'Waiting for Superman' Schools Documentary Is a Slick Marketing Piece Full of Half-Truths and Distortions
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Davis Guggenheim's 2010 film Waiting for Superman is a slick marketing piece full of half-truths and distortions. The film suggests the problems in education are the fault of teachers and teacher unions alone, and it asserts that the solution to those problems is a greater focus on top-down instruction driven by test scores. It rejects the inconvenient truth that our schools are being starved of funds and other necessary resources, and instead opts for an era of privatization and market-driven school change. Its focus effectively suppresses a more complex and nuanced discussion of what it might actually take to leave no child behind, such as a living wage, a full-employment economy, the de-militarization of our schools, and an education based on the democratic ideal that the fullest development of each is the condition for the full development of all. The film is positioned to become a leading voice in framing the debate on school reform, much like Guggenheim's An Inconvenient Truth did for the discussion of global warming, and that's heartbreaking.
I'm not categorically opposed to charter schools; they can and often do allow a group of creative and innovative teachers, parents, and communities to build schools that work for their kids and are free of the deadening bureaucracy of most districts. These schools can be catalysts for even larger changes. But there are really two main opposing positions in the "charter movement" -- it's not really a movement, by the way, but rather a diverse range of different projects. On one side are those who hope to use the charter option to operate effective small schools that are autonomous from districts. On the other side are the corporate powerhouses and the ideological opponents of all things public who see this as a chance to break the teacher's unions and to privatize education. Superman is a shill for the latter. Caring, thoughtful teachers are working hard in both types of schools. But their efforts are being framed and defined, even undermined, by powerful forces that have seized the mantle of "reform."
The film dismisses with a side comment the inconvenient truth that our schools are criminally underfunded. Money's not the answer, it glibly declares. Nor does it suggest that students would have better outcomes if their communities had jobs, health care, decent housing, and a living wage. Particularly dishonest is the fact that Guggenheim never mentions the tens of millions of dollars of private money that has poured into the Harlem Children's Zone, the model and superman we are relentlessly instructed to aspire to. Those funds create full family services and a state of the art school. In a sleight of hand, the film magically shifts focus, turning to "bad teaching" as the problem in the poor schools while ignoring these millions of dollars that make people clamor to get into the Promise Academy. As a friend of mine said, "Well, at least now we know what it costs."
It is so sad to see hundreds of families lined up at these essentially private schools with a public charter cover, praying to get in. Who wouldn't want to get in? Families are paraded in front of the cameras as they wait for an admission lottery in an auditorium where the winners' names are pulled from a hat and read aloud, while the losing families trudge out in tears with cameras looming in their faces.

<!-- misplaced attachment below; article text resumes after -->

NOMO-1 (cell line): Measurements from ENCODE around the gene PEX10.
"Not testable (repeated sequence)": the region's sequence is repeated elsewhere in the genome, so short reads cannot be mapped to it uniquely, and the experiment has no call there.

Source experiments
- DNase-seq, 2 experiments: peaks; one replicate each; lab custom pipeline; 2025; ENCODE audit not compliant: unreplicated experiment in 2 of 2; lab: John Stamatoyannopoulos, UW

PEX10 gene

After dismissing funding as a factor, Superman rolls out the drum-beat of attacks on teachers as the first and really the only problem. Except for a few patronizing pats on the head for educators, the film describes school failure as boiling down to bad teachers. Relying on old clichés that single out the handful of loser teachers anyone could dig up, Waiting for Superman asserts that the unions are the boogey man. In his perfect world, there would be no unions -- we could drive teacher wages even lower, run schools like little corporations, and race to the bottom just as we have in the manufacturing sector. Imagining that the profit motive works best, the privatizers propose merit pay for teachers whose students test well. Such a scheme would only lead to adult cheating (which has already started), to well-connected teachers packing their classes with privileged kids, and to an undermining of the very essence of effective schools -- collaboration between teachers, generous community building with students.
It is interesting to note that Arne Duncan, as well as the Obama kids, attended the University of Chicago Lab Schools - where teachers had small classes, good pay, and, yes, a union. Students did not concentrate on rote learning and mindless drill and skill or test prep. They were offered in part an exploratory, questioning curriculum. But apparently the masses need to have sweatshop schools. Waiting for Superman sets up AFT president Randi Weingarten as its Darth Vader -- accompanying her appearance on the screen with dire background music. They tell us that the teachers unions have put $50 million into election campaigns over the last ten years, essentially buying politicians. Actually, this number is a pittance compared to what corporations and the rich throw in. It is less than Meg Whitman spent of her own money in one run for governor of California. But the film carefully avoids interviewing Diane Ravitch, the lead organizer of the Education Trust and No Child Left Behind efforts who has been lately writing and speaking about her realization that these reforms have had a disastrous effect on schools and teaching and learning.